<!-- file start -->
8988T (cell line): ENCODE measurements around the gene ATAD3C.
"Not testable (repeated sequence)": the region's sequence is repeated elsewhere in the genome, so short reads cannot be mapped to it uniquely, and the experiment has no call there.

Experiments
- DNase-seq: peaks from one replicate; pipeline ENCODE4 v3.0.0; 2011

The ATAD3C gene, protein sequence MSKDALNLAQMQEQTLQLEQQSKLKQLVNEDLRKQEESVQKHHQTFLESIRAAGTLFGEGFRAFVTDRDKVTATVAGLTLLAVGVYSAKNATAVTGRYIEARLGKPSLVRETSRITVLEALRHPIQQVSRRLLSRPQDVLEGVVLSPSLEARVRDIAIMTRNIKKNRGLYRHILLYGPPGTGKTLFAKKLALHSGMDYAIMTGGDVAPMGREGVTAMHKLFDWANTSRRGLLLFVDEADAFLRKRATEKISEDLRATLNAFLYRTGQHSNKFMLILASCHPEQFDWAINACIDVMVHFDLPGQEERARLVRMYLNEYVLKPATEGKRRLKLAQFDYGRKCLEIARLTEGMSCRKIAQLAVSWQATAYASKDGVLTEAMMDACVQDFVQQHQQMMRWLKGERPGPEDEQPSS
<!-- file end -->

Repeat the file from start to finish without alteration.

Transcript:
8988T (cell line): ENCODE measurements around the gene ATAD3C.
"Not testable (repeated sequence)": the region's sequence is repeated elsewhere in the genome, so short reads cannot be mapped to it uniquely, and the experiment has no call there.

Experiments
- DNase-seq: peaks from one replicate; pipeline ENCODE4 v3.0.0; 2011

The ATAD3C gene, protein sequence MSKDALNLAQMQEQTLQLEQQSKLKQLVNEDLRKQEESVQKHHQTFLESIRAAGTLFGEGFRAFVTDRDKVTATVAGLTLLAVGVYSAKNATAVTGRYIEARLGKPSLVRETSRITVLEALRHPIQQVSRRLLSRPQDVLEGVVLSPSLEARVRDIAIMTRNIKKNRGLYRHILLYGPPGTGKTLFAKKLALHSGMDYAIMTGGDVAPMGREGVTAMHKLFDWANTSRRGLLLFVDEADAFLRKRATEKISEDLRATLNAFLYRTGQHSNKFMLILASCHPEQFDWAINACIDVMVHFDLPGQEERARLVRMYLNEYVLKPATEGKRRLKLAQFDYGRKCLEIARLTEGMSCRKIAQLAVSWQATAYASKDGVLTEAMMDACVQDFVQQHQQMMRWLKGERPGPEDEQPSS